Controversial activist Bill Whatcott returns to University of Regina
Previous court decision leaves university with 'limited options', says U of R president
Long-time controversial activist Bill Whatcott returned to the University of Regina Tuesday, once again preaching his message that homosexuality and abortion is wrong.
"This is where the future decision-makers are and this is a great opportunity to engage them," said Whatcott.
"Something other than the politically correct narrative."
Whatcott was allowed to set up a table in a high traffic area inside the school. He displayed some graphic photos and offered what he called "gospel condoms".
The packages didn't contain condoms. Inside was anti-homosexual literature and gospel scriptures.
In 2014, Bill Whatcott and another man were arrested and taken away in handcuffs after distributing literature on the University of Regina campus.
Unfortunately, a past court decision leaves the university with limited options or restricting him from coming to campus and/or distributing literature.- Vianne Timmons , University of Regina president
They were charged with mischief under the Criminal Code but the charge was dismissed.
University of Regina president Vianne Timmons provided a statement about Whatcott's visit.
"Though courts have acknowledged the discriminatory nature of his materials that he has distributed in the past, unfortunately, a past court decision leaves the university with limited options or restricting him from coming to campus and/or distributing literature," she said.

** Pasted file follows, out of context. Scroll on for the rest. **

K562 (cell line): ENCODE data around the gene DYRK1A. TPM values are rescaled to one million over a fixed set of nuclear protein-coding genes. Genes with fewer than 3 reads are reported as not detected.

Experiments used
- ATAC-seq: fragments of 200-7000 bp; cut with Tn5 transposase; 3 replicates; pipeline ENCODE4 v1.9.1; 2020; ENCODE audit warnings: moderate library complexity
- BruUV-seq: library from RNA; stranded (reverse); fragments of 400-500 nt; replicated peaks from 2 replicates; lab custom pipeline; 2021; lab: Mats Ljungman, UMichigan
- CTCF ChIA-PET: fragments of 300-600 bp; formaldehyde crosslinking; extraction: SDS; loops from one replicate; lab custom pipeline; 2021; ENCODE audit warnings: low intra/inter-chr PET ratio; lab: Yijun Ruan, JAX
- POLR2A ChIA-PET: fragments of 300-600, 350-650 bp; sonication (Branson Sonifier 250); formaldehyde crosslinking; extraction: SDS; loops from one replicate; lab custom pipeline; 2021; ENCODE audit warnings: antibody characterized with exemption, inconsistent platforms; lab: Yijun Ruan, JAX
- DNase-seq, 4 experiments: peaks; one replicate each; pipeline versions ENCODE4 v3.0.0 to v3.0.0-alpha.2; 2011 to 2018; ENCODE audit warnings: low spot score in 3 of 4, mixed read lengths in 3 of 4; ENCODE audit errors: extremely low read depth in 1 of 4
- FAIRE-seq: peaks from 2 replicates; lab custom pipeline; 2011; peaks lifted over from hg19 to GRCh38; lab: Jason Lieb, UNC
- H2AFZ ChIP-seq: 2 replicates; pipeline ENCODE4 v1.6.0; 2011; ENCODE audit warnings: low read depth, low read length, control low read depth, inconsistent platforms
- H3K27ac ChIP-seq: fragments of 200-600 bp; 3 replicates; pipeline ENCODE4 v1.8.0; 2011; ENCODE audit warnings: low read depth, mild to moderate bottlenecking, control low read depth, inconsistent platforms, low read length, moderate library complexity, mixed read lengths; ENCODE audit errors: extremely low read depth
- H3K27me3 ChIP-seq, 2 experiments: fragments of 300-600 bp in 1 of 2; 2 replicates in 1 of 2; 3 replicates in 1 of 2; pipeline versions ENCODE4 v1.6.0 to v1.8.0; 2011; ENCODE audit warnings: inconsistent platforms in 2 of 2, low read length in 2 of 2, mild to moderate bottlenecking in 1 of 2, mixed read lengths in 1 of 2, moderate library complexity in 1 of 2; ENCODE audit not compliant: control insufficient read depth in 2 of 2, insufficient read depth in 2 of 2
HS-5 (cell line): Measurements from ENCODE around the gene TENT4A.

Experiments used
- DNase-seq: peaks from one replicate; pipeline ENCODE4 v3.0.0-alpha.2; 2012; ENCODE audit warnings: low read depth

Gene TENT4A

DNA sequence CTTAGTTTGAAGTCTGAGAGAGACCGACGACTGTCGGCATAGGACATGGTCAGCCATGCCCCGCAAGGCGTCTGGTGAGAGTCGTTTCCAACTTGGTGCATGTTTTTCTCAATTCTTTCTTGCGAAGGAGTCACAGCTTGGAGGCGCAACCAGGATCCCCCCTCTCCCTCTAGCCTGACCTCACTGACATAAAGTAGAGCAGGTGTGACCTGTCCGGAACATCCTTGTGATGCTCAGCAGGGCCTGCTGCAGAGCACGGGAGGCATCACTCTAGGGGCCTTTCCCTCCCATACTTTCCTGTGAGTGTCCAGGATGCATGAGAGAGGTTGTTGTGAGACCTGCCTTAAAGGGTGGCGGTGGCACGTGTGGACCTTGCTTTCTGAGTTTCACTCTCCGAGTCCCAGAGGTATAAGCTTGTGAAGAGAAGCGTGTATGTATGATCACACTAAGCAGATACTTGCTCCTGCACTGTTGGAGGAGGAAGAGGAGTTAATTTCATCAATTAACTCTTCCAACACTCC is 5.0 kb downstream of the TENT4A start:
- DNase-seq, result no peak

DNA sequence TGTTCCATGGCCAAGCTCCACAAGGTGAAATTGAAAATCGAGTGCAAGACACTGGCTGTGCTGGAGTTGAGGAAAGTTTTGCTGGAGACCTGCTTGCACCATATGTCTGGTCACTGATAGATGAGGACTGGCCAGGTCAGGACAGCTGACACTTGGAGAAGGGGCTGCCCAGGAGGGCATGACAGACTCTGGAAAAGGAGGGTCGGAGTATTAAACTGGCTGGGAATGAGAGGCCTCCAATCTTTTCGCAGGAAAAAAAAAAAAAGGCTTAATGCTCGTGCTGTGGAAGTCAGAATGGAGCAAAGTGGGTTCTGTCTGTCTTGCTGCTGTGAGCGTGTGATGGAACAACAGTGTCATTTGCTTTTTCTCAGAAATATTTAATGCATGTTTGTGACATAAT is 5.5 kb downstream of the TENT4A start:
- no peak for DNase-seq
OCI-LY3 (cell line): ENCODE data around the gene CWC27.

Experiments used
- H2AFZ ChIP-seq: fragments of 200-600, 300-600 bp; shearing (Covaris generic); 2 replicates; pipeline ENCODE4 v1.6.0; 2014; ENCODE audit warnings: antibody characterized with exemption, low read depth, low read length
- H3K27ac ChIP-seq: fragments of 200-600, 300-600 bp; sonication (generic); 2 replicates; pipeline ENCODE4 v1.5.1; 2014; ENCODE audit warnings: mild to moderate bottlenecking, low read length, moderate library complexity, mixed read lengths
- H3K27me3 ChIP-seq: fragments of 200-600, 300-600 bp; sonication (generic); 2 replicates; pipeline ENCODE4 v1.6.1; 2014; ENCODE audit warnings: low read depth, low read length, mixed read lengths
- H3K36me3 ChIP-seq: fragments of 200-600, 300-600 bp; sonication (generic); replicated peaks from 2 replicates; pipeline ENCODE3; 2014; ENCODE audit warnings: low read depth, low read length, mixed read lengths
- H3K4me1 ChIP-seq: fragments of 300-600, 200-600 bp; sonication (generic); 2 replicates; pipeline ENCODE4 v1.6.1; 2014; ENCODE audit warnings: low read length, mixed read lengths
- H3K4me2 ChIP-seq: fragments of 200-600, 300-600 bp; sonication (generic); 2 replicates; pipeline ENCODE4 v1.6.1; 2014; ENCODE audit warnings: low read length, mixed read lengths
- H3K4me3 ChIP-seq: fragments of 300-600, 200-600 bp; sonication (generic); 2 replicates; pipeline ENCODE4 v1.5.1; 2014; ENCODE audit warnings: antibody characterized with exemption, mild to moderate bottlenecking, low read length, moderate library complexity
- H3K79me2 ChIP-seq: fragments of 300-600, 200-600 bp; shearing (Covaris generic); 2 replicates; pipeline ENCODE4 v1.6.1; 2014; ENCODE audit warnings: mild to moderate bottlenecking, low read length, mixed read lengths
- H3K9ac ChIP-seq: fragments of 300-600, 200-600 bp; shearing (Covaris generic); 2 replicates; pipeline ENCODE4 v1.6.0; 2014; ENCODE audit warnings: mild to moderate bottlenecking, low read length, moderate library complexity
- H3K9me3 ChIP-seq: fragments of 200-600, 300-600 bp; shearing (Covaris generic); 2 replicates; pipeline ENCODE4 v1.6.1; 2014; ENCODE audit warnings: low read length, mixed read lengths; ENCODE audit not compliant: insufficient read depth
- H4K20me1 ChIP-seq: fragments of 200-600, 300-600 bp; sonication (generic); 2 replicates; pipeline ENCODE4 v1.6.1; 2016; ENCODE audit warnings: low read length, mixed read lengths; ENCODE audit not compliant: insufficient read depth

Pride centre sets up own table
To counter Whatcott, UR Pride Centre for Sexuality and Gender Diversity, set up its own table nearby.
Lindsay Desrochers, who is openly gay, condemned Whatcott's message.
"Free speech doesn't impede on other people's ability to live in the world," said Desrochers. "What he's preaching is hate against gay people.
"What he says affects how other people may see me when I walk in the world with my girlfriend. In turn I may experience physical harm because of his message."
Whatcott has previously dismissed that his message is hate speech. Instead, he has said it is an opposing view.
One person stood by Whatcott's table with a sign that read, "Do not engage. Keep walking. Hateful messages ahead."
Whatcott said he expected to encounter opposition.
"I'm not surprised to have people opposing me." said Whatcott. "If they're respectful and don't damage my stuff, then I'm happy."
Whatcott planned to spend the day on campus.